Title

A Study of Transgressors: Aspects of Restitution

Student Author(s)

Sabrina Hakim

Faculty Mentor(s)

Dr. Lindsey Root-Luna; Dr. Charlotte vanOyen Witvliet; Dr. Daryl Van Tongeren

Document Type

Poster

Event Date

4-12-2013

Abstract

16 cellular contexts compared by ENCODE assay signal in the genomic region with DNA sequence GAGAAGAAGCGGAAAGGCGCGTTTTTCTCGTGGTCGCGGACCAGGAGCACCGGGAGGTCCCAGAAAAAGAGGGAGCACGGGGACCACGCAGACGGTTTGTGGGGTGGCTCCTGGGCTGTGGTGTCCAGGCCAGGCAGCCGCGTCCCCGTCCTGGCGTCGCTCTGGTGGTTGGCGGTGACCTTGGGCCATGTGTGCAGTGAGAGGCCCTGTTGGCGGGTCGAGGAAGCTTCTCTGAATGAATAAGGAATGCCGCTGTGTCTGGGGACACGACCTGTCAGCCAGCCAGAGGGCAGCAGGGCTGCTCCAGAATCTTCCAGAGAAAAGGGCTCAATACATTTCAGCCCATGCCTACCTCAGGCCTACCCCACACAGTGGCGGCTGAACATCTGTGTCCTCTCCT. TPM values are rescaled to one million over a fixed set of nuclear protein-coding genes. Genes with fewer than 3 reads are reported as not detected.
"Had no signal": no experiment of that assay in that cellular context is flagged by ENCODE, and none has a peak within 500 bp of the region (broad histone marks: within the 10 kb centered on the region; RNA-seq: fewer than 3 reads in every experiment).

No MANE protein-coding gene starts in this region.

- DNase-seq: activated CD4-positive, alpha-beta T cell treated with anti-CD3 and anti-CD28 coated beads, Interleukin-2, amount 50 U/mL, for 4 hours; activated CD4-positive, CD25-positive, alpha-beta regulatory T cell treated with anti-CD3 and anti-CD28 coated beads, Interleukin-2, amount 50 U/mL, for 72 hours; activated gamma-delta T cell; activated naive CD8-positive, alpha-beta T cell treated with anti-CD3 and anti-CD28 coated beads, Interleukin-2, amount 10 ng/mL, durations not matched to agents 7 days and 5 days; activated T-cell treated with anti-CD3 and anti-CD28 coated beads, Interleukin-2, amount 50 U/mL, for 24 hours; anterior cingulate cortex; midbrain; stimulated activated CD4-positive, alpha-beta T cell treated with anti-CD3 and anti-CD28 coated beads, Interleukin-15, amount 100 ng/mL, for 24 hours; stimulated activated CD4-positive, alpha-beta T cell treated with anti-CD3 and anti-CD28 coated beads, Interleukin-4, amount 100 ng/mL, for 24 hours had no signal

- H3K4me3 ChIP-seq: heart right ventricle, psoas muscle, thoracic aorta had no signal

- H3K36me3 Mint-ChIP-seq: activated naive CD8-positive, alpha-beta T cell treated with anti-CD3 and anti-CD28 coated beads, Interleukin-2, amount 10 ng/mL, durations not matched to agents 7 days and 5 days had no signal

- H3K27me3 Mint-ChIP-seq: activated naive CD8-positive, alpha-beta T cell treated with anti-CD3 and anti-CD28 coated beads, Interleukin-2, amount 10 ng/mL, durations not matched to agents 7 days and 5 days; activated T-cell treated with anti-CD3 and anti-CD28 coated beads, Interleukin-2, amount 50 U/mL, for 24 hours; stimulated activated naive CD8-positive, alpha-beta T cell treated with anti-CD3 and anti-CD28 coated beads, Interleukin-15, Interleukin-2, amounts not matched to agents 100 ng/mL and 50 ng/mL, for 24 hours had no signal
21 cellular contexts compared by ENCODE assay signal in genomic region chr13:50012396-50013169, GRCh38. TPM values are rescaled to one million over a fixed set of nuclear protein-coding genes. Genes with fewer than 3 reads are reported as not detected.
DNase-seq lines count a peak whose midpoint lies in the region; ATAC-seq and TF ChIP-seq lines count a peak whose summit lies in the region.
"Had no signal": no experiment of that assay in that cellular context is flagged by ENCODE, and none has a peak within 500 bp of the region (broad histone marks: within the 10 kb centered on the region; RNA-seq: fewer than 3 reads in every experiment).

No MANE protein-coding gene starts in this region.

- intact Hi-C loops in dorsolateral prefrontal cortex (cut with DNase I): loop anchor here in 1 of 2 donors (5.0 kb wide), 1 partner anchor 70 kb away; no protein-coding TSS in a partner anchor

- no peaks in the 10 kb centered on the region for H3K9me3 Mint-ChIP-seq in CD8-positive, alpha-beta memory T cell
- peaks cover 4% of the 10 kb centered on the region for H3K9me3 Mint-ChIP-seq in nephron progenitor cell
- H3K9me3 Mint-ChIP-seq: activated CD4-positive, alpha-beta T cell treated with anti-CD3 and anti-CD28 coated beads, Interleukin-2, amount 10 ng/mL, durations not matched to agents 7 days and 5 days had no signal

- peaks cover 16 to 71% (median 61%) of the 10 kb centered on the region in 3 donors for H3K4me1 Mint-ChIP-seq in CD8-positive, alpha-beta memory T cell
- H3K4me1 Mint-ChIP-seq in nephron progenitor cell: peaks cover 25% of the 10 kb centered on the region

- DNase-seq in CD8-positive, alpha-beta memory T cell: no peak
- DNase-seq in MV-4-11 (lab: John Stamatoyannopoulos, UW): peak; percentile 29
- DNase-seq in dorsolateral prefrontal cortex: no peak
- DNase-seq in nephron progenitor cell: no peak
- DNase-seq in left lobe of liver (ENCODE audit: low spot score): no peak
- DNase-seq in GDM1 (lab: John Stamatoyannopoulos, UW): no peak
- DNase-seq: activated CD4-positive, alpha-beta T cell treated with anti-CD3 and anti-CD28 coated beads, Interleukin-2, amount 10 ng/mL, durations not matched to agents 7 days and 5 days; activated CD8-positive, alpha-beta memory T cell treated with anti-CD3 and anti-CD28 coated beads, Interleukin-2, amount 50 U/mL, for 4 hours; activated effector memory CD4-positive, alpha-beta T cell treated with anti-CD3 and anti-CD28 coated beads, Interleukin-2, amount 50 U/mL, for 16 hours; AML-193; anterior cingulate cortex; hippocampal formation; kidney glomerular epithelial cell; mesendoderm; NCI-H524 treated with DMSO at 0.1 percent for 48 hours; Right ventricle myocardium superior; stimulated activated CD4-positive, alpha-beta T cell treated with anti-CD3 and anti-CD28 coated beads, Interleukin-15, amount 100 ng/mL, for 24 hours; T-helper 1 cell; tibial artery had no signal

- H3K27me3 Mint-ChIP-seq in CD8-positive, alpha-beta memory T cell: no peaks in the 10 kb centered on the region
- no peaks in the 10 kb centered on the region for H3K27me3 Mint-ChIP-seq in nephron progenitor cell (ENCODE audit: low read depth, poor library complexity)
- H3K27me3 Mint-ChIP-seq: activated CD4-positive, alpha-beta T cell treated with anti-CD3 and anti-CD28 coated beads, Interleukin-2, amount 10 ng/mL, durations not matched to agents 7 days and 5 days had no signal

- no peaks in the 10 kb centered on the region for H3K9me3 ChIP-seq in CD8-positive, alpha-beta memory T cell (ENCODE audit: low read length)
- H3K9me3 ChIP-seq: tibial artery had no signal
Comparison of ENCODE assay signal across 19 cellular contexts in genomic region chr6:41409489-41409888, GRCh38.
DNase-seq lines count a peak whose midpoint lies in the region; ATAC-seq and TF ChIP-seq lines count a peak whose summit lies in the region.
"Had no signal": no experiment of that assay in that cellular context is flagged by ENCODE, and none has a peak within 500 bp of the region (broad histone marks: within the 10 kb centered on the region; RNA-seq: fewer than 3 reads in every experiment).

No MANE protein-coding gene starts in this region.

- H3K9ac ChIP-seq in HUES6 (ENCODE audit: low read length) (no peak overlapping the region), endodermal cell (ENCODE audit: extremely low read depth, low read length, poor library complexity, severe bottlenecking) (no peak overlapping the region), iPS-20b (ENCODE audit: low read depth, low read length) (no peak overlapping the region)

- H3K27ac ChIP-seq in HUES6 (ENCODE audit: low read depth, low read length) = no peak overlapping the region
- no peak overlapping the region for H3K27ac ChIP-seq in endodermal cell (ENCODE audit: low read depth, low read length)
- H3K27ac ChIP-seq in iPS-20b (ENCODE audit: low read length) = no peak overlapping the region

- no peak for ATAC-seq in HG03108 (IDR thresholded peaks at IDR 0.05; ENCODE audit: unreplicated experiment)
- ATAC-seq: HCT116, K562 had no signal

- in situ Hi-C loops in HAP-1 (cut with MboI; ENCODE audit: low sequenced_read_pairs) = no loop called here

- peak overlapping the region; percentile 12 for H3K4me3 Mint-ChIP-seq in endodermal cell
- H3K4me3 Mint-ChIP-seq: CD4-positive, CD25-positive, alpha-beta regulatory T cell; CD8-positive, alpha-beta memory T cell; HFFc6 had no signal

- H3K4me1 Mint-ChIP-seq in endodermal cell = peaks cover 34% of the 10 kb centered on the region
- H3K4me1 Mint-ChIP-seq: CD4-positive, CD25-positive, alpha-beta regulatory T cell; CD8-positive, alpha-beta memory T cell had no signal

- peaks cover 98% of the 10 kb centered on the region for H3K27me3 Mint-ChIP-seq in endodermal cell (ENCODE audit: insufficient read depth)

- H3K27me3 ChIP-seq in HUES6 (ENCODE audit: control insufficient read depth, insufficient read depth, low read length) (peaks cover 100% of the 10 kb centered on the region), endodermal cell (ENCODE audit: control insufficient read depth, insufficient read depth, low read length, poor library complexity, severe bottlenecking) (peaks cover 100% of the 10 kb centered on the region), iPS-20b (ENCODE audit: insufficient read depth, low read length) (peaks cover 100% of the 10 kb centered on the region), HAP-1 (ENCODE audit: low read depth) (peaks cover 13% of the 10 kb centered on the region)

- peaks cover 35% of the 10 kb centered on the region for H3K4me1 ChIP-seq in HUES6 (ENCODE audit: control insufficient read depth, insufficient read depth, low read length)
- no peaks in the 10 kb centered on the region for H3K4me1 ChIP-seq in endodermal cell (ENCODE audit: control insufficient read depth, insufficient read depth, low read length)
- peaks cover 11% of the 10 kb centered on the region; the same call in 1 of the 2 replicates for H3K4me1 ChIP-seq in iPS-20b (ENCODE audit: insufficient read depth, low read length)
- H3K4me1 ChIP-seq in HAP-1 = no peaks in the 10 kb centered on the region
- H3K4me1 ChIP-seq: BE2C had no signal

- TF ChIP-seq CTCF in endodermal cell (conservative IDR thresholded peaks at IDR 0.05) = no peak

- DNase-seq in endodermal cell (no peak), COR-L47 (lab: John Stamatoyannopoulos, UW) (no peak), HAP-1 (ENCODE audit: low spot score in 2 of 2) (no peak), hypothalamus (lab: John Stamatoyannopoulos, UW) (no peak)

The purpose of this study was to examine restitution-making behavior after committing a transgression. Previous research has explored how victims of an offense forgive, whereas this study investigated how perpetrators of an offense make restitution. The two main factors of the study we manipulated were the degree to which participants valued the person they offended and the degree to which they felt responsible for the transgression. Previous research has found relational value to be an important component to forgiveness (Burnette, McCullough, Van Tongeren & Davis, 2012). We hypothesized that feeling responsible or highly valuing the victim would be related to restitution-making behaviors. Participants were 124 (90 females) undergraduates ranging in age from 17-26. They were placed in groups of four and interacted for either five (low relational value) or ten minutes (high relational value), and then ranked the other group members on how much they wanted to work with them on a future task. Following this, they were told that the participant they ranked last was excluded from playing a game and would have to complete a boring task, and this was determined either randomly (no responsibility) or based on their specific ranking (high responsibility). Subsequently, participants played an enjoyable game on the computer for five minutes. Each participant then allocated 700 math problems amongst themselves and the other members, which served as the restitution-making behavioral measure. A 2(responsible vs. not responsible) x 2(low vs. high relational value) x 3(group member: self, first-ranked, last-ranked) mixed ANOVA yielded a significant interaction on restitution-making behavior. Highly valuing the victim led to equitable allocation of problems. In the low relational value condition, participants gave more problems to the victim when they didn’t feel responsible; however, this effect was reversed when the person felt responsible. Implications for these results will be discussed.

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